Anxiety kills joy at Musharraf’s exit
The honeymoon didn’t last long.
For Rashid Shahbaz, a rail-thin day laborer, the surge of happiness he felt over President Pervez Musharraf’s resignation last week leached away all too swiftly, replaced by the same sense of anxiety that has tugged at him for months.
“How can I feed my family? How can I give my children a future?” he said, falling into step with other worshipers heading to afternoon prayers at a run-down neighborhood mosque in the capital. “That’s what I am asking God every day. Every single day.”
Pakistan, with its propensity for lightning-fast changes in the national mood, has swung in recent days from euphoria over Musharraf’s long-awaited exit to deep foreboding over whether its remaining leaders are up to the tasks of pulling the country out of an economic free fall and confronting a burgeoning Islamic insurgency.
Early signs were not auspicious. The coalition government, already paralyzed for months by infighting, fell to quarreling again within hours of Musharraf’s resignation. Some fear the alliance of the two main parties will unravel altogether.
Only three days after the sudden exit of Musharraf, who was military chief for most of his nearly nine years in power, Pakistan’s Taliban movement struck one its strongest blows yet at the military establishment, staging a spectacular attack on a huge munitions compound near the capital. Nearly 80 workers, almost all of them civilians, were killed in suicide blasts carefully timed to coincide with shift changes at the weapons complex.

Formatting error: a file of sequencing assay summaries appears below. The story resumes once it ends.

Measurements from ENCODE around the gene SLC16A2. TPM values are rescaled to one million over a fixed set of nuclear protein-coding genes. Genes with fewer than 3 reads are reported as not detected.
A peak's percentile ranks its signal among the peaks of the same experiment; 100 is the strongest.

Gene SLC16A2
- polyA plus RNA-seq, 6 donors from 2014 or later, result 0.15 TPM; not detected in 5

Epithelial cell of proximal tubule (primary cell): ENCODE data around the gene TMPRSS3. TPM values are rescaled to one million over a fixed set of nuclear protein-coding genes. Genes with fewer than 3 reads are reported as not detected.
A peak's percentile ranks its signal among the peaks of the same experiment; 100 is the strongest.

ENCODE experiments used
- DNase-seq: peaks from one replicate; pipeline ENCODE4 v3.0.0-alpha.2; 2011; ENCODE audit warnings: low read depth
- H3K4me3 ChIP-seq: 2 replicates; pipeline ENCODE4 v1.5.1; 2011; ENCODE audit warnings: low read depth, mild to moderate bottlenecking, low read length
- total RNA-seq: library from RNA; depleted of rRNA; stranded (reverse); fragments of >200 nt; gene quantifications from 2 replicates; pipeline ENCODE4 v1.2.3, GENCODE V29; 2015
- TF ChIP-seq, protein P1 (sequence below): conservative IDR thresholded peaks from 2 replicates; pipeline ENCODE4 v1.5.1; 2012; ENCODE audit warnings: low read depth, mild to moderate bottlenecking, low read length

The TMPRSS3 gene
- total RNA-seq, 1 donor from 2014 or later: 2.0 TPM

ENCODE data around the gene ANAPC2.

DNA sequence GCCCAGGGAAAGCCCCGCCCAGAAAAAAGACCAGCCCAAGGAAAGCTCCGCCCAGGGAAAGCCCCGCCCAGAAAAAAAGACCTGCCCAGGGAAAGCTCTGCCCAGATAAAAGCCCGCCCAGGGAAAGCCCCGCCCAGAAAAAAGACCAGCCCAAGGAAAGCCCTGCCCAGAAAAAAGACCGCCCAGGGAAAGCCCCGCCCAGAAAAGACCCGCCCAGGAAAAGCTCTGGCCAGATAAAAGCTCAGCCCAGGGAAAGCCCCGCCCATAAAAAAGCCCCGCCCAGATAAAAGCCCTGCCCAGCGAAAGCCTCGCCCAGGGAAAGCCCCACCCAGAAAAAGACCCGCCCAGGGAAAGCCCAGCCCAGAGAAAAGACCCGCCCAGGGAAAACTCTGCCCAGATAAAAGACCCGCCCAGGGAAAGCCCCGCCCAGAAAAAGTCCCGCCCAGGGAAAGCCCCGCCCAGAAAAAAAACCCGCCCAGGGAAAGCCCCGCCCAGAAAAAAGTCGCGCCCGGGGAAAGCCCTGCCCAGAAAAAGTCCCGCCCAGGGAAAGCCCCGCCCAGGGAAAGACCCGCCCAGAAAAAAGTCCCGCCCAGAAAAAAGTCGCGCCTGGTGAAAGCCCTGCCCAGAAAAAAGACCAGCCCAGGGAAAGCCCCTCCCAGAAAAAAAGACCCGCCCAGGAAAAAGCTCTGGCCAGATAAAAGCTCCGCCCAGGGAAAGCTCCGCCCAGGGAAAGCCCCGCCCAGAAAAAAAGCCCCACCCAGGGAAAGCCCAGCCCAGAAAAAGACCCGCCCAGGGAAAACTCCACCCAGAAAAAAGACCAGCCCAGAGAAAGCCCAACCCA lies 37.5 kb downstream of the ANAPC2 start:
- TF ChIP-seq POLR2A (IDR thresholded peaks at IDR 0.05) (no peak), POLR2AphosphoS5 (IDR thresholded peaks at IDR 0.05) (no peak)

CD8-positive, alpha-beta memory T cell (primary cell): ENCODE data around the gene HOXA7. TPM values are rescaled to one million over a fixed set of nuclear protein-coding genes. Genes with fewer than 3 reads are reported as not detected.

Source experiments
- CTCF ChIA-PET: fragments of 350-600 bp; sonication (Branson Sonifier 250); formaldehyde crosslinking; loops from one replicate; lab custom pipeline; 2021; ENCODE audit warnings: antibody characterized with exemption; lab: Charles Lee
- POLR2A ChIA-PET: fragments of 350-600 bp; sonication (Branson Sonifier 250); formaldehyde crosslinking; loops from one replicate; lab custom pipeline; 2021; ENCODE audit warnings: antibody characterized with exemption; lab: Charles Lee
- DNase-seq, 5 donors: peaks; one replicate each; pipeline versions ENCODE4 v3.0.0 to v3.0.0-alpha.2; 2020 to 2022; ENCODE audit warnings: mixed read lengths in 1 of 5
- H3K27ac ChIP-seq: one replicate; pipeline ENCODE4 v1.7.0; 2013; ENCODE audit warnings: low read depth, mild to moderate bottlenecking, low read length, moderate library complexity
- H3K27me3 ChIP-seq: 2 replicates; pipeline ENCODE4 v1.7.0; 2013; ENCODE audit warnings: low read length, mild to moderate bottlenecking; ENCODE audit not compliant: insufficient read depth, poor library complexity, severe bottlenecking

Moreover, the Taliban threatened to reignite a campaign of suicide bombings that plagued urban areas across Pakistan last year, killing and maiming hundreds.
In big cities such as Lahore and Karachi, the sites of suicide bombings have become local landmarks, macabre reference points for mundane tasks such as providing directions.
“The restaurant is just down the street from the police post that was blown up,” someone will say, or “His office is across from the courthouse -- you know, the one where that attack happened.”
Amid the turmoil, economic indicators have marched steadily downward. With the inflation rate at 25%, prices for staples such as rice and bread have doubled or tripled in recent months.
High gasoline prices mean many people can barely afford to drive, or even buy a bus ticket to get to work.
“Sometimes people look like they want to cry when they are paying for their groceries,” said shopkeeper Ali Mustafa, whose business is teetering because he has extended credit to so many of his longtime customers. “They are searching their handbags and their pockets for every single coin. I look away when this happens.”
Amid the long political deadlock over Musharraf’s political fate, once-robust stock prices slid so sharply that investors rioted last month outside the main Karachi exchange, which has lost almost a third of its value this year. The national currency, the rupee, has plunged to historic lows.
In the debilitating summer heat, frequent power cuts fray tempers and interrupt daily routines. Rolling blackouts afflict the entire country, including the once-orderly capital, which was largely shielded from such disruptions until this year. The unreliable electricity supply has created a new class of haves and have-nots: those who can afford home generators, and those who cannot and must swelter and suffer.